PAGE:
The 34 OECD member countries are: Australia, Austria, Belgium, Canada, Chile, Czech Republic, Denmark, Estonia, Finland, France, Germany, Greece, Hungary, Iceland, Ireland, Israel, Italy, Japan, Korea, Luxembourg, Mexico, the Netherlands, New Zealand, Norway, Poland, Portugal, Slovak Republic, Slovenia, Spain, Sweden, Switzerland, Turkey, the United Kingdom, and the United States.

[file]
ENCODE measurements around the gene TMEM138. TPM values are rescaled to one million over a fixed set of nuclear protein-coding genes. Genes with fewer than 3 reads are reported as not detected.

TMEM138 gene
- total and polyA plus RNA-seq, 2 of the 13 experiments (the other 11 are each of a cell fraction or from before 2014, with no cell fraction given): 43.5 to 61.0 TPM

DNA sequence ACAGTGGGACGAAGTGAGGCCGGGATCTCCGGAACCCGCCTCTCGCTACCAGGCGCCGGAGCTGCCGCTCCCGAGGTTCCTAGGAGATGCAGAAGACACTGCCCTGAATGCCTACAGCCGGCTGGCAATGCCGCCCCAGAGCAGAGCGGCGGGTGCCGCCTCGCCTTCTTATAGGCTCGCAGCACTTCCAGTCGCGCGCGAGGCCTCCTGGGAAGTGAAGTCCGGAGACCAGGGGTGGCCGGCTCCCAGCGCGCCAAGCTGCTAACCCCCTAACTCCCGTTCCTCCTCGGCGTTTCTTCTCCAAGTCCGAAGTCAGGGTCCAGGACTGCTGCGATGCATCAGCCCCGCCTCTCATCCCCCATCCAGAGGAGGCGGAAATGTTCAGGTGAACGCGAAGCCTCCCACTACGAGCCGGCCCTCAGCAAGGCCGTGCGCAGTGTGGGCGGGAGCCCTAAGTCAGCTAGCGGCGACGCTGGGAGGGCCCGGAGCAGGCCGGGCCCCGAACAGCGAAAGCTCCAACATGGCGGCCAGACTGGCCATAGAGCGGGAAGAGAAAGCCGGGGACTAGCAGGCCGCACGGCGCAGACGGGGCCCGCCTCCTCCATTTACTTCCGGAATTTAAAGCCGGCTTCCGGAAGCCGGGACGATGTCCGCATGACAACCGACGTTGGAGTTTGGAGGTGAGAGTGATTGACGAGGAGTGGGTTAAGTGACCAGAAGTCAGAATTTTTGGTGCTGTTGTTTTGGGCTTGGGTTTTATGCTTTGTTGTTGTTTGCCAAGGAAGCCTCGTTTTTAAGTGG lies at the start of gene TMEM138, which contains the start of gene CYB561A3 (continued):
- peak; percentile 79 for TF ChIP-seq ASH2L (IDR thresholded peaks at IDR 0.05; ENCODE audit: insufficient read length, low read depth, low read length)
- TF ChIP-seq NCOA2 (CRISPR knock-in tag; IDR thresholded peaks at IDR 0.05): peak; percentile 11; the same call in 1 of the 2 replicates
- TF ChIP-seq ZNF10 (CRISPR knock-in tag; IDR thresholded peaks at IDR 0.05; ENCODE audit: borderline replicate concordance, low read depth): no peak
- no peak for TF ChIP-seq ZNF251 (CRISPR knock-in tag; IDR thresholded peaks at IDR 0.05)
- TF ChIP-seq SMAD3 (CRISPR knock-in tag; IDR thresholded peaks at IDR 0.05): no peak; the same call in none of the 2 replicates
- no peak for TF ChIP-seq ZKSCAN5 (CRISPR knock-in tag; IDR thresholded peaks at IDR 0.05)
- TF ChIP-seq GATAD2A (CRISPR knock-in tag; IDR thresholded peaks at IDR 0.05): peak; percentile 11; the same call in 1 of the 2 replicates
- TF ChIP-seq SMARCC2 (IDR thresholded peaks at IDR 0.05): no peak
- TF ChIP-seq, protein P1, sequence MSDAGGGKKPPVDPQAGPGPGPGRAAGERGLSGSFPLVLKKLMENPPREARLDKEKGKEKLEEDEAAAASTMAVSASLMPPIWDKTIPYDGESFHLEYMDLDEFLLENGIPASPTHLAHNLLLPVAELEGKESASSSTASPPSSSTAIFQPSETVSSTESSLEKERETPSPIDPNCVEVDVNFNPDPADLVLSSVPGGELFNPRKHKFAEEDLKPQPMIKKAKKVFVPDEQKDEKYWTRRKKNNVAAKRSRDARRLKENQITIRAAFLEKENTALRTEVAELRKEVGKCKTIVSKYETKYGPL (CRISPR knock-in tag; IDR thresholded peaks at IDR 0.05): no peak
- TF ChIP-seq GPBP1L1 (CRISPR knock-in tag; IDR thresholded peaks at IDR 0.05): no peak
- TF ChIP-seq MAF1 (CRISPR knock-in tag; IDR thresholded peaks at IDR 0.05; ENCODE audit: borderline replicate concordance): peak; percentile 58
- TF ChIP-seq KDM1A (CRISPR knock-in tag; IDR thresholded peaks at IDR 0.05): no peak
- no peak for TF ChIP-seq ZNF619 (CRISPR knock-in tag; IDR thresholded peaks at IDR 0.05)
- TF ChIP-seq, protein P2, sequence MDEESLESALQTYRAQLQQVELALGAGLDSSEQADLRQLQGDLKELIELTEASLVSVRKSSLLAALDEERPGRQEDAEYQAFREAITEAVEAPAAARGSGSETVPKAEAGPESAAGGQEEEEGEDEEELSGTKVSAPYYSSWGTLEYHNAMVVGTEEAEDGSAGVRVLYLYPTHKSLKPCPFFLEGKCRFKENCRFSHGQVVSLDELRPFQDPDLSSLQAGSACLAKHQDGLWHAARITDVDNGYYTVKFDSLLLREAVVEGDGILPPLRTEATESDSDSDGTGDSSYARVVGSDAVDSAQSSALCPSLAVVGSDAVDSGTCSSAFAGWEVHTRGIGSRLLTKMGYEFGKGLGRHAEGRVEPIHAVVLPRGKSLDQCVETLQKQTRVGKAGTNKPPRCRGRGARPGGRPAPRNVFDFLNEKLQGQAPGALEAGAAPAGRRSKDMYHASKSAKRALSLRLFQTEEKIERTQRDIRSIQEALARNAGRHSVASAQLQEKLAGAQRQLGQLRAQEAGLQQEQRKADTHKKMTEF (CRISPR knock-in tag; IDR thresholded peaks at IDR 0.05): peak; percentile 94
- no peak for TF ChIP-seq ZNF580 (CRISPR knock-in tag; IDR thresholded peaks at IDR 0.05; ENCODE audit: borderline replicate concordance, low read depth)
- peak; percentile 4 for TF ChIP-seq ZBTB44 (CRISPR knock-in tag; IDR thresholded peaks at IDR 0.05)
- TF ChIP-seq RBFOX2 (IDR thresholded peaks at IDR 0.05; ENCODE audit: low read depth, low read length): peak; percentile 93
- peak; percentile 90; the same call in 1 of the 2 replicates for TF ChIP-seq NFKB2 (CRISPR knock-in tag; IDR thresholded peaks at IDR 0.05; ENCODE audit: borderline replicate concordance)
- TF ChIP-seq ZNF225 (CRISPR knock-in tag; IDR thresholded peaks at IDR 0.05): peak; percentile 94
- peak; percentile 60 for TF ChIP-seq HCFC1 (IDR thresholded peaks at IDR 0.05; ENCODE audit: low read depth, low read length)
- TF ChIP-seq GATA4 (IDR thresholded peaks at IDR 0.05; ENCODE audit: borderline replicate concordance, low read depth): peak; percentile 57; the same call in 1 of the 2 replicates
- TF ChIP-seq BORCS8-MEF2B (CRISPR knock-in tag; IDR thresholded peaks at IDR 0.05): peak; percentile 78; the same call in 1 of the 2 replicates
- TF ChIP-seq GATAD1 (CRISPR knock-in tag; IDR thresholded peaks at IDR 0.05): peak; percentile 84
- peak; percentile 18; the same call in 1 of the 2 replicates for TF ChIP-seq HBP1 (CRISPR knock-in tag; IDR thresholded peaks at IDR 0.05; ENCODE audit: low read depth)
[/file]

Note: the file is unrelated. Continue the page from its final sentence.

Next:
The Organisation for Economic Co-operation and Development (OECD) was established in 1961. Today, the OECD is a forum of 34 industrialised countries that develops and promotes economic and social policies. Its declared mission is to ‘build strong economies in its member countries, improve efficiency, home market systems, expand free trade, and contribute to development in industrialised as well as developing countries’. Simply stated, the OECD acts on behalf of and in collaboration with its member governments to promote free market policies and trade. Its briefs and analyses are premised on the 'market' principles that guide the conomic policies of its members.